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Thread: What's a good way to get a decent appraisal?

  1. #1

    Default What's a good way to get a decent appraisal?

    I have a Collings MF satin finish from around 2006 that I'm considering selling. It's beat up. I didn't baby it. But it's in perfectly playable condition. No structural issues. Just some scratches and a small nick on one of the points. The neck was a strong V when I got it, so I had that relieved and it's now a "speed neck" I suppose. I see these things listed new for what I consider... a pretty high price, but I'm not sure if that's what you can actually expect to pay for one. I was thinking 2500-3000 but I don't know if that's fair.

  2. #2
    Fingertips of leather Bill McCall's Avatar
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    Default Re: What's a good way to get a decent appraisal?

    List it high. No bites, lower the price. Interested folks will probably want to negotiate.

    You can also check prices from sites like Reverb to see listing prices.
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    Default Re: What's a good way to get a decent appraisal?

    Quote Originally Posted by Bill McCall View Post
    List it high. No bites, lower the price. Interested folks will probably want to negotiate.

    You can also check prices from sites like Reverb to see listing prices.
    Thanks! I've been looking around, but I really don't see too many used MFs floating about! But you're probably right. Probably no harm in just listing higher than what it's worth and seeing what people will give for it.

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    Mando accumulator allenhopkins's Avatar
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    Default Re: What's a good way to get a decent appraisal?

    Or, you can go the "$∞ (infinity) or best offer" route, see what level of BO* you attract.

    *"best offer," not "body odor"
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  5. #5

    Default Re: What's a good way to get a decent appraisal?

    When trying to establish current value, the first bit of homework I do is check SOLD listings on Reverb, rather than current listings. Current listings only tell you what the owner thinks it's worth, not the market value. Keep in mind, sold listings may not reflect the final sale price due to the way Reverb's make offer feature works. Below I've linked a Reverb search for sold listings with "Collings MF" as the keywords. Below that is a Collings MF form 2006 which was listed for $3,200 but shows that 1 offer was made. It is likely that the final sale price was less than $3,200.

    Reverb - "Collings MF" - sold listings

    Collings MF 2006 - sold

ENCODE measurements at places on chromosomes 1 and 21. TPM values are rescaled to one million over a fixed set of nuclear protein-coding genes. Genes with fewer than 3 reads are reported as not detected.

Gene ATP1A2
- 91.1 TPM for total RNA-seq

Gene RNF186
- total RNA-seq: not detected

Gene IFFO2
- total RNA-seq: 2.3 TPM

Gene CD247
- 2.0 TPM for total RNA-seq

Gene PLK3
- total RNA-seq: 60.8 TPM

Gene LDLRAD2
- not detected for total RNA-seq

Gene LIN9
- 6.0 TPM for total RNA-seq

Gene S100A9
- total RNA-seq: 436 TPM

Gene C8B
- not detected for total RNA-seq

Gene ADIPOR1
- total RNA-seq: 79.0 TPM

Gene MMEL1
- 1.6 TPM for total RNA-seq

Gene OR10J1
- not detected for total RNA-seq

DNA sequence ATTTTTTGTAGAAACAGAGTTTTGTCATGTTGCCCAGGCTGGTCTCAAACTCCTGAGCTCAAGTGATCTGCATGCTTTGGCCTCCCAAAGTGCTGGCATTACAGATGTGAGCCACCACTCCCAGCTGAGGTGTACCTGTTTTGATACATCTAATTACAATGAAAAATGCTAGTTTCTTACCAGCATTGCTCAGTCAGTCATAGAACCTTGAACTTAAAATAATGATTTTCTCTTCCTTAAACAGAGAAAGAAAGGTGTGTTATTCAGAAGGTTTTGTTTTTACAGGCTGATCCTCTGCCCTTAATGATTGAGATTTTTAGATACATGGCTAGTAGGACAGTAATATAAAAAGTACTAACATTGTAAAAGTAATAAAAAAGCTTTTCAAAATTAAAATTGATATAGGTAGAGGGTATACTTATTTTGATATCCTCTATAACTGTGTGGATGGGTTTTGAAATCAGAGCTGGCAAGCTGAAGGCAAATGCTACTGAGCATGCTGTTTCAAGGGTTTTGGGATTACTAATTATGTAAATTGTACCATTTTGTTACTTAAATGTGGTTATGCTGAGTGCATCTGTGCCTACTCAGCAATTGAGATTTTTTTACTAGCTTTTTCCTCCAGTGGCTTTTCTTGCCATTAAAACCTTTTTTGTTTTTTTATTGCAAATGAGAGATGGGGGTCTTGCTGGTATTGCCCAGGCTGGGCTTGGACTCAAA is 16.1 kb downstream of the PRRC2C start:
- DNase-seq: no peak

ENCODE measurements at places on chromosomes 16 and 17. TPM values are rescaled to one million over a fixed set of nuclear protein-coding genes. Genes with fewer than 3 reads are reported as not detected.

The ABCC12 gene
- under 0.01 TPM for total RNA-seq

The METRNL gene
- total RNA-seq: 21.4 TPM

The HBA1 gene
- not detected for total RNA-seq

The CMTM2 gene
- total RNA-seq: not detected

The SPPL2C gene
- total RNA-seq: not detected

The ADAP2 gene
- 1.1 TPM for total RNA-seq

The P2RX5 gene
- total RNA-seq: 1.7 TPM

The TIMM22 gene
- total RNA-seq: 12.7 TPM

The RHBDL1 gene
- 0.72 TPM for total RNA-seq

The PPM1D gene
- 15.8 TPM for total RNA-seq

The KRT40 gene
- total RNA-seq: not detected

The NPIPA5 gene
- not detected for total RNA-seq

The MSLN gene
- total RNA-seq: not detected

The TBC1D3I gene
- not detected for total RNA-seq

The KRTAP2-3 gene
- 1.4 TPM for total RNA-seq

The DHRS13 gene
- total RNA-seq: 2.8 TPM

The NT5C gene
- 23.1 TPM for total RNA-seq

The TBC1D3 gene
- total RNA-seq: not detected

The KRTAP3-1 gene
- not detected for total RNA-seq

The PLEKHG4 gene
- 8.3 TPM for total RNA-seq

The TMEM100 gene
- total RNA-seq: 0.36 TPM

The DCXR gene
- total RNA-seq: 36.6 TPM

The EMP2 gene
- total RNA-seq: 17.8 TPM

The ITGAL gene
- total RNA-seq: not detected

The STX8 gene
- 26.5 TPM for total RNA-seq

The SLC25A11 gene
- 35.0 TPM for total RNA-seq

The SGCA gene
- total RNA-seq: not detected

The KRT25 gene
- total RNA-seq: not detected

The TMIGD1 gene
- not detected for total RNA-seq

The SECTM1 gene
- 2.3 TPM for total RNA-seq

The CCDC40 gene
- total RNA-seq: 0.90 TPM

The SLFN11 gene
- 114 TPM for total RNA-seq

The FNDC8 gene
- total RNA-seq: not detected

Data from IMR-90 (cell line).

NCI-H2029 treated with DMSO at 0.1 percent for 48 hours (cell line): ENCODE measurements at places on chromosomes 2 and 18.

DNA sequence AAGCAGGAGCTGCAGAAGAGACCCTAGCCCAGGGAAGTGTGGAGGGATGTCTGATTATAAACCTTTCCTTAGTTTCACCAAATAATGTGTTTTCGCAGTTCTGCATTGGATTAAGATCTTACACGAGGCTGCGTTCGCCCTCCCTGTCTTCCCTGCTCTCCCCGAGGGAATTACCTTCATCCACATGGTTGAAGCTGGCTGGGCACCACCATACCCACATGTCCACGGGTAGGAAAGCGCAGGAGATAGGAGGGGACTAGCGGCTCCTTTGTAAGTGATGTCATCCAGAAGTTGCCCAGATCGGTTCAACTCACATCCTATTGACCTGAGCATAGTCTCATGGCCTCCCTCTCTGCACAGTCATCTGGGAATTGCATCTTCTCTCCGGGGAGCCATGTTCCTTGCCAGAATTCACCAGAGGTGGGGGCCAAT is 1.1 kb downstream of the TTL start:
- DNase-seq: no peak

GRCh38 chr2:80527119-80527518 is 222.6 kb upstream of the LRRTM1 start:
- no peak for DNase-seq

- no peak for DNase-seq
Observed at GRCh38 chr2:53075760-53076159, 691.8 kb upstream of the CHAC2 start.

6. #6
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    Default Re: What's a good way to get a decent appraisal?

    With some pictures and a description you may be able to get an appraisal from George Gruhn. I do not know what he charges but it might be worth a call or e-mail to him. Good luck.

  7. #7

    Default Re: What's a good way to get a decent appraisal?

    First of all, depending on how old those Reverb listings are, the prices are moot. Right now you'd be hard-pressed to find many MF's for sale, used or new. Things are trickling out of Austin.

    Valuation and appraisal are two different things, and have two very different approaches. If you are looking for valuation for resale, consider this approach (and yes, I do this for a living, and get paid pretty well for it). Take the new sales price which is as listed by Collings. Let's say it's $5500. If it were pristine then I'd say, take off 10% and list it for that. Since you have shaved down the neck (a speed neck is generally just taking the finish down) to eliminate the vee, then you've shrunken your pool of buyers. If I had to guess without seeing the instrument? Take 30% off the new price. List it for that and see how it goes. You cannot go up, but you can lower the price as needed.

    Many things affect price: strong brand names and condition are two important factors.
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  8. #8
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    Default Re: What's a good way to get a decent appraisal?

    The current advertised price for a new MF with satin finish is $5400, recently increased from $5200.

    A survey of sold listings for the same model in clean condition [minimal wear and no speed neck] on gbase [mostly brick and mortar dealers] shows two from The Music Emporium at asking prices of $3500 and $3750.

    A survey of sold listings on reverb shows 3 from private sellers at asking prices of $3000, $3200, and $3750.

    All of those asking prices fall within a range of 55% to 70% of the cost of a new instrument.
    It has been my experience that long-established dealers are more likely to be able to sell at higher prices than private sellers.

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